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N2371G accident description

Kansas map... Kansas list
Crash location Unknown
Nearest city Piedmont, KS
37.623640°N, 96.365560°W
Tail number N2371G
Accident date 18 Jan 2001
Aircraft type Cessna 182B
Additional details: None

NTSB Factual Report


On January 18, 2001, at 1300 central standard time, a Cessna 182B, N2371G, operated by a commercial pilot, was destroyed on impact with power lines and terrain along an east-west highway located approximately two miles west of Piedmont, Kansas. Visual meteorological conditions prevailed at the time of the accident. The 14 CFR Part 91 personal flight was not operating on a flight plan. The commercial pilot and pilot rated passenger were fatally injured. The local flight originated at time unknown.

A witness reported, "At about 1240 pm I was headed west on 400 [highway] following a ...truck about 1 mile between us when I saw a plane about 35 feet over [their] trucks. Then it came down to about 5 ft off the ground. I slammed on my brakes and went to the ditch. The pilot of the plane razed up his left wing and just [missed] me. ... I thought it was a red [and] white plane. This [happened] at the 336 mile post.

A second witness reported, "I was westbound on 400. First saw plane about 2 miles east of where it crashed. It was northbound about 150' in [the] air, its speed seemed normal. Pilot then circled over the then proceeded south in level flight. Next time I saw the plane it's shadow passed over me at which time I looked up and saw the plane westbound at probably 30 mph faster than myself. I was going about 60 mph climbing the hill. I considered its speed normal cruise (I am a private pilot). He did not appear to be trying to land based on his speed. His vertical stabilizer caught high line; nosing his plane into road. Plane was in flames when I got stopped..."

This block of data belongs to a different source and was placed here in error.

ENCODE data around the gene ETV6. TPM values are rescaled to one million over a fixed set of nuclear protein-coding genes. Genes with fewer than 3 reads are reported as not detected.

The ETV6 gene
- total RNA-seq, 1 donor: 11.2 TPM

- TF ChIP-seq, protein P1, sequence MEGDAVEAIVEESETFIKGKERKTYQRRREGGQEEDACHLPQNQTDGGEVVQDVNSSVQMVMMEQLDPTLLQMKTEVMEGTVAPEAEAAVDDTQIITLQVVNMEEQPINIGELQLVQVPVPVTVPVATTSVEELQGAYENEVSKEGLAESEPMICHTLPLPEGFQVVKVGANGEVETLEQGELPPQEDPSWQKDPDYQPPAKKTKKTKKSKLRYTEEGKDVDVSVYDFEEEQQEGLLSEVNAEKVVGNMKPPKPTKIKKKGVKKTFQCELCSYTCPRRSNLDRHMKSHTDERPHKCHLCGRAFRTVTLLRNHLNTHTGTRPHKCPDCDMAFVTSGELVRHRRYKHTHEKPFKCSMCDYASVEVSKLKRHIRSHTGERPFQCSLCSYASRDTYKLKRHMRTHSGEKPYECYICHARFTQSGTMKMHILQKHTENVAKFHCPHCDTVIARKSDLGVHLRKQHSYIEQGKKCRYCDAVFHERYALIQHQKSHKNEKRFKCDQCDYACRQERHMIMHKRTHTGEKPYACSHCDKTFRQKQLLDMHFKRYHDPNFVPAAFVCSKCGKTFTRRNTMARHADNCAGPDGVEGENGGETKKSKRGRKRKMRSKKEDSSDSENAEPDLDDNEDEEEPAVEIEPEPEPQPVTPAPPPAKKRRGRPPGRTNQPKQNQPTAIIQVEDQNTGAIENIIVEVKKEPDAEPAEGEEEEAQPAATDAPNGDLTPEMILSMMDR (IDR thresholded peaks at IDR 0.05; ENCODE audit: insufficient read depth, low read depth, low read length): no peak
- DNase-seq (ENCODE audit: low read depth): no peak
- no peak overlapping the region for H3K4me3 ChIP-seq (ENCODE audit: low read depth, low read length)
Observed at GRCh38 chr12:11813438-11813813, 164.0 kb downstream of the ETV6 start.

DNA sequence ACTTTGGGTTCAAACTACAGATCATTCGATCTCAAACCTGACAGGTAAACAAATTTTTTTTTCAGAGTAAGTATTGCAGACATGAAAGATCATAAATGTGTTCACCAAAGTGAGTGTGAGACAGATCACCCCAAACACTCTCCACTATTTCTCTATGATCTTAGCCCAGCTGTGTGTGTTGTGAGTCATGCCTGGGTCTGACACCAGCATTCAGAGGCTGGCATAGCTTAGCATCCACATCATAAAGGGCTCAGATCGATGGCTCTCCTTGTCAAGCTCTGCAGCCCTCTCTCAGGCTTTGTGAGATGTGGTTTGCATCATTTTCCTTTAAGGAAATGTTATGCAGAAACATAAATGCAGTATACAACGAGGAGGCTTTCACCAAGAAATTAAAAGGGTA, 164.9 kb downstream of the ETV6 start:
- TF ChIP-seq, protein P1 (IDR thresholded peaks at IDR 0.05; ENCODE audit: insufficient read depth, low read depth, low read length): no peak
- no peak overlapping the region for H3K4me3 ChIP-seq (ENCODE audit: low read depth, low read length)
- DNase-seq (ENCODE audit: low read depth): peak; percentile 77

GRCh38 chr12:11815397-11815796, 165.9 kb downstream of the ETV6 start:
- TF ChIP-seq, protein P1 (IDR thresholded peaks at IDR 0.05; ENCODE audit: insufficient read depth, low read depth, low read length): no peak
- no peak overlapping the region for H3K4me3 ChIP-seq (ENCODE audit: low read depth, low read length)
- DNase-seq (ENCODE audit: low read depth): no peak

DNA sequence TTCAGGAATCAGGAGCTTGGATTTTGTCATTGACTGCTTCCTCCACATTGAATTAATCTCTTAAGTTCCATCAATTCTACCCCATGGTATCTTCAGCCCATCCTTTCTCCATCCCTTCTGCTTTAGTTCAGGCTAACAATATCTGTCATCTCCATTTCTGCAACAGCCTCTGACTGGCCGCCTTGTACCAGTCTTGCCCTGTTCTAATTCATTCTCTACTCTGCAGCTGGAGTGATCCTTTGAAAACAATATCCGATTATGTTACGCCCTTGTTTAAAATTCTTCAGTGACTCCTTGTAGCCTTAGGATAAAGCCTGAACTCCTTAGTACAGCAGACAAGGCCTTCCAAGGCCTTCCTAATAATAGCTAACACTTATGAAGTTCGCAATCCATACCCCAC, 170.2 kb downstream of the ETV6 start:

The 71 year old pilot held a commercial certificate with an airplane single engine land rating. He received a third class medical certificate on January 3, 2001 with a limitation stating, "must have available glasses for near vision. valid for 6 months following the month examined". Logbook records indicate that he accumulated a total flight time of 4,518 hours, of which 8 hours were in the last 90 days.

The 69 year old passenger held a private pilot certificate with an airplane single engine land rating. He received a third class medical certificate on December 20, 2000 with a limitation stating, "must wear corrective lenses for near and distant vision". The passenger reported a total flight time of 520 hours at the application of his medical certificate.


The 1958 Cessna 182B, serial number 51671, was registered to the pilot. Logbook records indicated that the airplane was powered by a Continental O-470-L, serial number 68741-8-L-4 engine. The engine did not possess a data plate. An annual inspection of the airframe and engine was logged on September 12, 2000 at a total airframe and engine time of 3,306.8 hours.


The airplane was resting along the southern edge of highway 400 near mile marker 345. Power lines which were estimated to be 50 feet agl, traversed highway 400 and were located approximately 429 feet east of the main wreckage. Red translucent material similar to a rotating airplane beacon lens was present beneath the power lines.